Improving your writing is a gradual process. It’s all about learning to adapt your own writing style and creating a smooth, professional piece.
Sometimes, it can be frustrating.
With writing, every piece marks another opportunity to improve. And improvement isn’t limited to varying sentence structures, constructing a catchy opening and mastering grammar rules.
So what can help you improve your writing, regardless of skill level?
Read more to learn about improving your writing strategies.
1. Spend More Time Reading
Improvement may not be measured only by varied sentence structures and proper grammar, but there is one way that you can achieve both of those things: reading more.
Reading and absorbing well-written pieces from other writers can help you evaluate your own writing.
This doesn’t mean that you should plagiarize from writers you like. But the more you read, the more your vocabulary will expand. Your eyes will be opened to creative avenues you hadn’t considered before. You’ll start to learn what you do and don’t like, and how you want to improve.
Essentially: treat writing not as an obligation, but as an opportunity to learn something new.
2. Get Inspired
You might be familiar with hearing “there’s no such thing as writer’s block.”
This is partially true. The roadblock most often cited as a problem for writers is rarely called what it really is: a lack of inspiration.
You can feel passionate, enthusiastic or dedicated to something without being inspired by it. Being inspired is not the appreciation for a well-written piece or a cool topic. It’s the spark that makes you look at something and decide, “I want to create something of my own.”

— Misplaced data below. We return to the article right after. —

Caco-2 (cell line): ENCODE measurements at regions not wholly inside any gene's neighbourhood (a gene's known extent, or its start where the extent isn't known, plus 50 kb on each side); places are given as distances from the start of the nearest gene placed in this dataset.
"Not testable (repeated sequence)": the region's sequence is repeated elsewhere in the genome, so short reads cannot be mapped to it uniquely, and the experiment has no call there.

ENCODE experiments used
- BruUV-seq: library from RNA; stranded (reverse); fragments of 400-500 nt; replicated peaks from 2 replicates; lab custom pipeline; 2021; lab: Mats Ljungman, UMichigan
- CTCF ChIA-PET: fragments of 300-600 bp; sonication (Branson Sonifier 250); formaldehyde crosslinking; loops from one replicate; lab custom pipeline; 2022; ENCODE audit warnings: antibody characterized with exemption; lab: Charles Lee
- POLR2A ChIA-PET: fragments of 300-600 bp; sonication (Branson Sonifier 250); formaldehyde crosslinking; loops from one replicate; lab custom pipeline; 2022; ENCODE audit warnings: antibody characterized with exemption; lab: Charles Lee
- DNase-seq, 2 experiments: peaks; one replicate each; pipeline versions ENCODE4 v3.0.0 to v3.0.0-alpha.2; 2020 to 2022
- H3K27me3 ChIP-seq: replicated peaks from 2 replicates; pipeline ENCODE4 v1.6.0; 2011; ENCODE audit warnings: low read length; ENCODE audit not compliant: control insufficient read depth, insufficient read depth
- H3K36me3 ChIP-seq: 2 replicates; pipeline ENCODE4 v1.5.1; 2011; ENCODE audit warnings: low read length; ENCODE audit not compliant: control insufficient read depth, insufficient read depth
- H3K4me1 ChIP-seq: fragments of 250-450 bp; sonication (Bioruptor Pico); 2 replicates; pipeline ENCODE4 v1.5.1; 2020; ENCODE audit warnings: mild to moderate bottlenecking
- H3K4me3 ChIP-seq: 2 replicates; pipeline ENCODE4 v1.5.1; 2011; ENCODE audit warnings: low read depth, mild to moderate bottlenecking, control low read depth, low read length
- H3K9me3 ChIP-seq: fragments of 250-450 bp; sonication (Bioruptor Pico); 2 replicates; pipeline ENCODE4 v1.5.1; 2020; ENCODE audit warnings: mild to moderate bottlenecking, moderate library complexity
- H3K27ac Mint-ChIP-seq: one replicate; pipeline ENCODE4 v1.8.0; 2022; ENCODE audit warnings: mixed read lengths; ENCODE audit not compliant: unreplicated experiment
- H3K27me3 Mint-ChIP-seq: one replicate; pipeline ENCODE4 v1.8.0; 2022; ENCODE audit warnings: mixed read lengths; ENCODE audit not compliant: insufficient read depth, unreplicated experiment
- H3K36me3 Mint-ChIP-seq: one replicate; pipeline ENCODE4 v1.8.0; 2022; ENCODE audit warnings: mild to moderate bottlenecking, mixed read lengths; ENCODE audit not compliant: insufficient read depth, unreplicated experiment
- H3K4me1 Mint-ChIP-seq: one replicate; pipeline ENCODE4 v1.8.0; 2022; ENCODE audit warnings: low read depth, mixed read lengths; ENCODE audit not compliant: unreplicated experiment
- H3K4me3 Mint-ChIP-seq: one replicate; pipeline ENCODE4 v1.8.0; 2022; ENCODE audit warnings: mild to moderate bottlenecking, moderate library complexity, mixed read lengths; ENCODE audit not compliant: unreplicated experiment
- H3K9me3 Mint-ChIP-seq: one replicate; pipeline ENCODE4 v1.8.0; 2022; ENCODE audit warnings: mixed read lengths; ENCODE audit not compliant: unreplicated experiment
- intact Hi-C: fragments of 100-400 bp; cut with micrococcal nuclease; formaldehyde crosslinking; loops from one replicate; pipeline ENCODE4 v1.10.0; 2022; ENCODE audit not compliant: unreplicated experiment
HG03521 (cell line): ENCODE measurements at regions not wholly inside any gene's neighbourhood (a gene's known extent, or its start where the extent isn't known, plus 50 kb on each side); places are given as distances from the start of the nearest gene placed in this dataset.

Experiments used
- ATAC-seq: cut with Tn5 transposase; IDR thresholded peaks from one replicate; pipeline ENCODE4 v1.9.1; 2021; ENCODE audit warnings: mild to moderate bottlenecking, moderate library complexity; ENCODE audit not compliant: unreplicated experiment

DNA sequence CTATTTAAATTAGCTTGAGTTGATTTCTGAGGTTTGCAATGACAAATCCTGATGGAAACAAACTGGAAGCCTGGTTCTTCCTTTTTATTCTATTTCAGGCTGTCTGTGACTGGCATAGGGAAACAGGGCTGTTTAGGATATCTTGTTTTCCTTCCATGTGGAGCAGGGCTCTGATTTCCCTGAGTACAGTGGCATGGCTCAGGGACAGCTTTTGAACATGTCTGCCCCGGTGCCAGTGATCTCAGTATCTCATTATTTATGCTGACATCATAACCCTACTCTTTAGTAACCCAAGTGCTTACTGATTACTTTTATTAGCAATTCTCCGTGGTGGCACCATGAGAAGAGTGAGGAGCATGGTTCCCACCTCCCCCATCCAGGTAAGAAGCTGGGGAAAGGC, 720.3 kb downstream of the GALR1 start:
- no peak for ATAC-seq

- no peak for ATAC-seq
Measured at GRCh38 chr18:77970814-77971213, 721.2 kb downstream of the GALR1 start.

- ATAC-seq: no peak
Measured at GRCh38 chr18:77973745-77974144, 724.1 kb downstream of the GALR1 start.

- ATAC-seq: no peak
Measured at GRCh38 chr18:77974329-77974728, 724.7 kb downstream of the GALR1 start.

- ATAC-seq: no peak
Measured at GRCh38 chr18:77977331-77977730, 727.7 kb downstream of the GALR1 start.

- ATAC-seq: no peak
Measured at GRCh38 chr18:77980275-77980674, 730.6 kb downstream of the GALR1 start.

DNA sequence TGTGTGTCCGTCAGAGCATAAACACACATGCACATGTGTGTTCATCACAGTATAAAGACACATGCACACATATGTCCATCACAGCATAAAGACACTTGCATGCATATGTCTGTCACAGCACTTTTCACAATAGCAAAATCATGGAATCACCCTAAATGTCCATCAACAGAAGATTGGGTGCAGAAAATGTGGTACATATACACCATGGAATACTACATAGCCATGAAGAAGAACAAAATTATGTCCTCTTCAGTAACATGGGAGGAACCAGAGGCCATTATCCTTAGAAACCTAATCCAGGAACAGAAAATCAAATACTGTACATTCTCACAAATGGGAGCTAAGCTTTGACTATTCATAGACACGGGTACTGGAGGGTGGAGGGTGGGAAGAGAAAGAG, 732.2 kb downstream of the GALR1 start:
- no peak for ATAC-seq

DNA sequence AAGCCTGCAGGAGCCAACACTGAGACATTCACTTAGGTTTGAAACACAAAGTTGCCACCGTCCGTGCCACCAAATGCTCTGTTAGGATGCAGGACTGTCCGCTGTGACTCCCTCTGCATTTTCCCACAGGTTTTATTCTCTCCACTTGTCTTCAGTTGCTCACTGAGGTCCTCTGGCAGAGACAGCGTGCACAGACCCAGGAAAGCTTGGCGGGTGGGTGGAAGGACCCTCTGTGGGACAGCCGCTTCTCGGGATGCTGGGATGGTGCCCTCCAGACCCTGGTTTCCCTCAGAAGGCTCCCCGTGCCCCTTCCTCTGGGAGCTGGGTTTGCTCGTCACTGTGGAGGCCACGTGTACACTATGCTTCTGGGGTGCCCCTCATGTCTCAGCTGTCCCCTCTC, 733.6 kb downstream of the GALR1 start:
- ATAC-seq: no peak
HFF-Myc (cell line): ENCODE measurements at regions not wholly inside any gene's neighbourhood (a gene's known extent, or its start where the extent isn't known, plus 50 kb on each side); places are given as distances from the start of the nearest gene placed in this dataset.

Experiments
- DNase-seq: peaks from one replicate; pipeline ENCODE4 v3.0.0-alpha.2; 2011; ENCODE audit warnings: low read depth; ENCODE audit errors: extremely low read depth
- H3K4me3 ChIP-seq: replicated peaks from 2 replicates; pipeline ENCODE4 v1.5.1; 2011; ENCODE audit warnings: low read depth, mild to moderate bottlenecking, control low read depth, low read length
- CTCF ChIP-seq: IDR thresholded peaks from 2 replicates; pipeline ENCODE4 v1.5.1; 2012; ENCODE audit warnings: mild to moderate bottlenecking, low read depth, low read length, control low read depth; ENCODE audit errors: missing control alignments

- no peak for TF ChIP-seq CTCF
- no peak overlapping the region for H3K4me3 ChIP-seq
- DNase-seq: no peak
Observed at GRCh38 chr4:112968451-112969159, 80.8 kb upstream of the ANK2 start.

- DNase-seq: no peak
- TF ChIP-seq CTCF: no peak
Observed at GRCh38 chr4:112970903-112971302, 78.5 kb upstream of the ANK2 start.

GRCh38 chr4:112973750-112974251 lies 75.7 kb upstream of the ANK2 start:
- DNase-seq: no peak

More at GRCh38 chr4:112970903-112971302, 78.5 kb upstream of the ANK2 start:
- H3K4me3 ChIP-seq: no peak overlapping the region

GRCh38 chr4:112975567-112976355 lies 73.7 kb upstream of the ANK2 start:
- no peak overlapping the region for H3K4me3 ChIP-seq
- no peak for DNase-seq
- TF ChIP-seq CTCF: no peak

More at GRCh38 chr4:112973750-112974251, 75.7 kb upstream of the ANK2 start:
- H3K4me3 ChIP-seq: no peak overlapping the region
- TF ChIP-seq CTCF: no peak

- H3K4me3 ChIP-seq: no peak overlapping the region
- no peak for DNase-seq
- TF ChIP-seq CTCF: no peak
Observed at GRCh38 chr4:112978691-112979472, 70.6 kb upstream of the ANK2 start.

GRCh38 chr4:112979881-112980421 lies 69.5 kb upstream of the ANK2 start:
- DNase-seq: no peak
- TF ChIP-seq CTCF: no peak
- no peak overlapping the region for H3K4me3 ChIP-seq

In a workplace environment, you might assume that because you have to write about a topic for a press release on a deadline, you won’t feel inspired by it. But that’s where inspiration becomes important, because content you're invested in will help you produce a better final product.
There’s no limit to the resources you can use to inspire you. Brainstorm with colleagues or dig around to see what angles past writers have taken, so you can craft your own. Or you could just open a document and write down everything you think about. You are creative enough to do it.
Never rule out your ideas or discount the value of feeling inspired to take ownership of your ideas.
3. Ask for Help
Asking for help goes hand-in-hand with strategies for finding inspiration. Talk to people around you about topics, wording or structure.
Co-workers can bring a new set of eyes to your piece and catch something you’ve missed, no matter what your skill level is. (This also goes nicely with the old cliché that “only you can write your story.” It’s true that everyone approaches writing differently!)
Other resources can be helpful, too, like reading your piece out loud. Generally, doing whatever you can to view your writing in a new light will help you see something new, and it’s worth a shot.
And, of course, there’s the well-worn advice: practice, practice, practice.